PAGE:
Tirat Hacarmel flames 311.
(photo credit: Yael Ayalon)
Tirat Carmel resident and Montreal native Yael Ayalon and her fiancé Haim Furman
managed to return to their home on Sunday, where they discovered to their relief
that, for the most part, it had been spared the worst of the forest
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“The city was kind of a ghost town, very quiet, with very few
people around,” Ayalon said Sunday night. “But they’re starting to come back and
things look the same as before, except that it smells like smoke and our
favorite pub burned down.”
On Thursday, the two were among the 17,000
Israelis evacuated by police and rescue services, which were taking no chances
as the flames closed in.
“On Thursday night we saw the flames on the hill
right in front of our house,” Ayalon said. “We heard the police on a loudspeaker
ordering us to evacuate, so we fled at a moment’s notice, not even grabbing
pictures or our passports, just some clothes.”
She and Furman made their
way in the smoky night to his mother’s house in Karmiel. His four-year-old son
was evacuated with the boy’s mother to Haifa, and was not able to see his father
over a very long weekend.
“He was brave though, but apparently he
couldn’t understand why he couldn’t just go home,” Ayalon said.
out my front window and I can see these two beautiful green mountains that are
now completely black,” she added, safely back home. She was also able to see the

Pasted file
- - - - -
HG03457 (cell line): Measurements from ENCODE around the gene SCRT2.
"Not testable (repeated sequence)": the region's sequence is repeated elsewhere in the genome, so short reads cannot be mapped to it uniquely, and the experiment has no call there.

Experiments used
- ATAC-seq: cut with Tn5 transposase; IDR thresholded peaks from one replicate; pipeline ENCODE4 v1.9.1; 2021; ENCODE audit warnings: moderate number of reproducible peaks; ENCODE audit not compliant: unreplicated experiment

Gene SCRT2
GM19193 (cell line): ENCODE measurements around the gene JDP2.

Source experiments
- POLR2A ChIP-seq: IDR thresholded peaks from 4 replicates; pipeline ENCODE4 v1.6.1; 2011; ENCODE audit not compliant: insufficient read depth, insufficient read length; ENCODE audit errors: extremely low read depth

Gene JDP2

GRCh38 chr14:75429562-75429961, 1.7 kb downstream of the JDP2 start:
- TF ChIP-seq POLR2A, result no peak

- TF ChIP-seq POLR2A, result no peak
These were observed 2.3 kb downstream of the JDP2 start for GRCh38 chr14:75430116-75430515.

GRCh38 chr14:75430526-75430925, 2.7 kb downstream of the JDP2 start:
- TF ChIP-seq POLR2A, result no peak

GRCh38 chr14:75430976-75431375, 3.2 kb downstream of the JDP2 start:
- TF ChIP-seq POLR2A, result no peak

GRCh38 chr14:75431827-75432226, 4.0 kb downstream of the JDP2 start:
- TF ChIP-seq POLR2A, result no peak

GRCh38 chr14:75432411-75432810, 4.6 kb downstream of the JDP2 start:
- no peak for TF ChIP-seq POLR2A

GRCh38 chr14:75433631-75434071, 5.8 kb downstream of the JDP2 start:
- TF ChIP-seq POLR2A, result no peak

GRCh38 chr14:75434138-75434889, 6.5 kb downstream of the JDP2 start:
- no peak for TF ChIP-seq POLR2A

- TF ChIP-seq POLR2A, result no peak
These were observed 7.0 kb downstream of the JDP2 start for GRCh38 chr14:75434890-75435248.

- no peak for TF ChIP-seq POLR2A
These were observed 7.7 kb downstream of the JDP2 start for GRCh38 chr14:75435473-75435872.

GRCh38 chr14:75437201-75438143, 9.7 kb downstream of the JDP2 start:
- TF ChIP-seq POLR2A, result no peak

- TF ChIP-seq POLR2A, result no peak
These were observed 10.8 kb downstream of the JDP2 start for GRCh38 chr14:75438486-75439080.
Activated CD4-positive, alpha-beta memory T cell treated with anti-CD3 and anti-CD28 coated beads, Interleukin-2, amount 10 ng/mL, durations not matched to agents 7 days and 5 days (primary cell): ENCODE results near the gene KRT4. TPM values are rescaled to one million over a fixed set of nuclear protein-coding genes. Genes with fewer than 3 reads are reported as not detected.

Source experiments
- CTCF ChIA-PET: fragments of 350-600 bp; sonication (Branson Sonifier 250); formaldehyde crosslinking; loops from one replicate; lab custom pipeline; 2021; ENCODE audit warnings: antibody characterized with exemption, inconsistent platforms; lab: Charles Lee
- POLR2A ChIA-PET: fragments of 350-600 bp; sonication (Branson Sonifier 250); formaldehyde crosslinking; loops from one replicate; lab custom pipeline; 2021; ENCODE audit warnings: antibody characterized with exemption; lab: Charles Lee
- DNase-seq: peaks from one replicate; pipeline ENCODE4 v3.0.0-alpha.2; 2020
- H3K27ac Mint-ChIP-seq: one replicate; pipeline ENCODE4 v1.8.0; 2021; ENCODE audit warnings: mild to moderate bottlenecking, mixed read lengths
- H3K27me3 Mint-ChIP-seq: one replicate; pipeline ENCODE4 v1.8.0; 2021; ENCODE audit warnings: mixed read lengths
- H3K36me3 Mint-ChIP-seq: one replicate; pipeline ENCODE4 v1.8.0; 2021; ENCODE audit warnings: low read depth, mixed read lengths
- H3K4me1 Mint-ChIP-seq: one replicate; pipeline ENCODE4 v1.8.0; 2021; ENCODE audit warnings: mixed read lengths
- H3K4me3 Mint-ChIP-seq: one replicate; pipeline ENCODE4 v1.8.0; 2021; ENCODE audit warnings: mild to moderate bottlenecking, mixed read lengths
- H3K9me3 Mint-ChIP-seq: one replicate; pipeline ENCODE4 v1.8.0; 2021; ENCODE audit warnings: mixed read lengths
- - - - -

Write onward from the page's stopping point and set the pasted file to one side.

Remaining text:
emergency planes “scooping up sea water to take to put out the flames” in the
fire’s final hours.
The fates were less kind to residents of the artists
village of Ein Hod, where the wildfire wreaked havoc over the
Artist and resident Lea Ben-Arye said the fire completely
destroyed 10 houses and a gallery in the village, as well as a secondhand
bookstore with over 150,000 books that went up like kindling.
people lost their studios, as well as the art they created,” added Ben-Arye, who
designs fabrics and jewelry and holds workshops for visitors. Her husband, Dan
Ben- Arye, is a sculptor. They were among the fortunate ones at Ein Hod, their
home and studio being left untouched by the disaster.
described the cruel twist of fate suffered by resident Ziva Keiner, a painter
whose husband had died only three days before the fire. On Friday, Keiner was
forced to flee the shiva at her home as the blaze closed in. Her studio was
spared, but her house was destroyed.
Shaul Sernoff, who oversees the
village’s firefighting efforts, stayed behind and worked hard to help others
protect their homes and evacuate safely. His own home, however, was
The flames also showed little mercy for sculptor Valentina
Brusilovskaya, whose house and studio were destroyed. Only her sculptures
“We had another fire here 11 years ago and we used much of this
experience to battle the flames at the beginning,” she said. “Back then, some
people weren’t home and their houses were lost. So this time, people refused to
leave until the fires got too close.”
Many of the residents evacuated by
police made their way to nearby Kibbutz Nahsholim, where they were put up in
holiday cabins and kibbutz housing.
Ben-Arye said that as the ash settled
Thursday, there was cause for optimism.
“The middle of the village was
not damaged and the downtown remains intact,” she said. “People should know that
they are still more than welcome to visit and we would love to have them.”
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